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Balloons at an Oakland, Calif., Walmart advertise sale prices to shoppers on Thursday, Nov. 24, 2011. A woman was accused of using pepper spray on fellow shoppers at a Los Angeles area Walmart.
Black Friday is no joke.
Twenty people were reportedly injured at a Los Angeles area Walmart late Thursday when a woman unleashed pepper spray to keep other bargain hunters at bay. Two others were shot outside Walmarts in the Bay Area and South Carolina, and a number of people were injured by pepper spray by an off-duty officer in North Carolina.
The Los Angeles incident occurred at 10:20 p.m. when shoppers were let in the store and coverings to the electronics the woman wanted were removed, police told The Associated Press.
A witness told NBC Los Angeles the woman, who had two children in tow, became unhappy when people jostled in line while waiting to snag a new Xbox 360.
Fire department spokesman Shawn Lenske told the AP at least 10 of the 20 injuries were due to "rapid crowd movement."
According to NBCLA, a section of the store was cleared while hurt customers were treated for the minor injuries. Police were looking for the woman.
Threre were sporadic reports of violence elsewhere across the country on Black Friday, with many of the incidents taking place at or outside of a Walmart.
A man was shot outside a Walmart in San Leandro, Calif., NBC Bay Area reported. Officials said the shooting stemmed from a fight in the parking lot and the assailant was still at large.
In a parking lot across the street from a Walmart in Myrtle Beach, S.C., a woman was shot in the leg around 1 a.m. Cops said the shooting appeared to have been a Black Friday related robbery attempt, WBTV reported.
Gunfire was also reported at a mall in Fayetteville, N.C., though there were no reports of injuries, the AP reported.
In Kinston, N.C., an off-duty police officer used pepper spray to break up a fight at a Walmart, WBTV reported. It's unclear how many people were affected by the spray; cell phone video of the man being arrested shows other people closing their mouths and coughing in the area.
NBC Connecticut reported that a man at a Milford Walmart was tasered police and charged in connection with a fight in the video game line.
A fight between two men at a Walmart jewelry counter in the Orlando area landed one of them handcuffs, the AP reported.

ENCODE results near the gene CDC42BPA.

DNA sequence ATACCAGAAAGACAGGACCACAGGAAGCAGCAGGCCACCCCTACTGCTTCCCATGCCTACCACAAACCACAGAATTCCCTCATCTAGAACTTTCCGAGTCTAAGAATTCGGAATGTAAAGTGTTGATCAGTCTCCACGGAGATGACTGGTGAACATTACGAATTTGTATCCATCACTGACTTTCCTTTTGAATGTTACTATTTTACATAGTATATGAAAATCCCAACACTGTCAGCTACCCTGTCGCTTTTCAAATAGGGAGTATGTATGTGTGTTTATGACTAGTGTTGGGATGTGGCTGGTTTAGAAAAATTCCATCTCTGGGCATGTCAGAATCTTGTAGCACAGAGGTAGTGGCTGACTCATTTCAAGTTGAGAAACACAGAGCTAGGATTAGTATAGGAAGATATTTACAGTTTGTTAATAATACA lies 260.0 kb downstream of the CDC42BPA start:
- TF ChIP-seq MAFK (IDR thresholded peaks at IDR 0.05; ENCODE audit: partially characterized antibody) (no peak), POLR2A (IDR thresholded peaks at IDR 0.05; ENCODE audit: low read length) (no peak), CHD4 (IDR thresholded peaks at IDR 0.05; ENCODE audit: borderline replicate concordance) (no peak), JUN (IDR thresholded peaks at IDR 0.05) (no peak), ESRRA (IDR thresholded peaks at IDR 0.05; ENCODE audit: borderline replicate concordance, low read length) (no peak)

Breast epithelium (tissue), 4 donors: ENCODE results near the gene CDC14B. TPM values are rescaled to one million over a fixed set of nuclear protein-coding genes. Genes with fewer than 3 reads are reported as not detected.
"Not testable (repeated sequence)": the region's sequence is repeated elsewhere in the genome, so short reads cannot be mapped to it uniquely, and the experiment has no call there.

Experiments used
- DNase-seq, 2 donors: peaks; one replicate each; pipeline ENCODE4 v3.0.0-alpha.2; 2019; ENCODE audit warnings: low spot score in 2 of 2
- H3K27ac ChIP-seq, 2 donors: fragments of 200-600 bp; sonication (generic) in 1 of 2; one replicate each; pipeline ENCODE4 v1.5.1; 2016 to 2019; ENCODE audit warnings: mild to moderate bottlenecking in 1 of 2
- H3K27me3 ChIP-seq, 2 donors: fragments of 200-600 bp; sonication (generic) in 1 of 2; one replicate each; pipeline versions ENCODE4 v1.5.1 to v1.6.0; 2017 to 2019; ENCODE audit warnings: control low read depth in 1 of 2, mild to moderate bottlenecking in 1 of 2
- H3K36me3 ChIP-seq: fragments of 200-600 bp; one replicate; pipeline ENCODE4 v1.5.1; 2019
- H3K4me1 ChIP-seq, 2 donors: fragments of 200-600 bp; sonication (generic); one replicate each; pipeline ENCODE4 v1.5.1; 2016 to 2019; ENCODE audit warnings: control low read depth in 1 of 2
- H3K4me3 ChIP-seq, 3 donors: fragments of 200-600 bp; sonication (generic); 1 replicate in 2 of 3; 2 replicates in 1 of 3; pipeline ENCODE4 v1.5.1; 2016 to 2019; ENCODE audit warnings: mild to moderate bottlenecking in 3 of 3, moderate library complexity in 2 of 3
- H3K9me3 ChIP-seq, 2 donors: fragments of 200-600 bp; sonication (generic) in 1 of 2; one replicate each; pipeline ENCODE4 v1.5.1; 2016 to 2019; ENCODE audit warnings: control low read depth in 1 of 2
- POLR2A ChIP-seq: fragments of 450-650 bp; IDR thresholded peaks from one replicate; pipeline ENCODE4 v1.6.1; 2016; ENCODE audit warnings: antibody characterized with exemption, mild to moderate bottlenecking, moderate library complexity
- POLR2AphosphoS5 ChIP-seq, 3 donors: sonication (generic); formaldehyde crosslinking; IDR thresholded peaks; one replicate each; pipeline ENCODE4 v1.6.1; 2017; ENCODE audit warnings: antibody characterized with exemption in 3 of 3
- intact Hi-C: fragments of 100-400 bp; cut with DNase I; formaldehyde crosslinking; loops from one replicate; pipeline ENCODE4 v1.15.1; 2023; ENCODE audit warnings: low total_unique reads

Police arrested a grandfather at a Walmart in Buckeye, Ariz. after an officer spotted the shopper tuck a videogame into his waist band, Fox 10 reported.
And two female shoppers were hospitalized and one man arrested when a melee broke out in the electronics department of a Walmart in Rome, N.Y., the Syracuse Post-Standard reported.
Walmart was one of a handful of big chains to open hours earlier than usual for this year’s Black Friday.
Toys R Us kicked off the frenzy at 9:00 p.m, getting a jump on Walmarts by an hour. Best Buy, Gap, Target, Macy’s and Kohl's started up at midnight. Early reports showed strong demand from customers.
The AP reported 2,000 people waited in line outside a Best Buy in St. Petersburg, Fla., while 300 braved the elements at a Best Buy in New York.
This year’s earlier-than-ever Black Friday touched a nerve with some workers at Target and Best Buy, who protested the stores’ opening hours. Occupy Wall Street-inspired protesters were also planning demonstrations at major corporations around the country.
Still, 152 million people were forecast to shop this Black Friday weekend, up from 138 million last year, according to the National Retail Foundation.
Marked down big screen TVs were the hot item, according to reports. Here's what else customers were buying:
Many stores began posting their deals online on Thanksgiving and sites like Gizmodo and BFads.net and The BlackFriday.com were already highlighting deals well before the sun went down. Check out our Black Friday survival guide.
Black Friday counts for about one-third of annual sales for big chains, according to Reuters. Analysts will look at the numbers from Black Friday weekend as a forecasting tool, the retail industry’s equivalent of Punxsutawney Phil.
“If Thursday and Friday are not very good, chances are it will not pick up going up to Christmas," Keith Jelinek, a director at consulting firm AlixPartners's retail practice, told Reuters.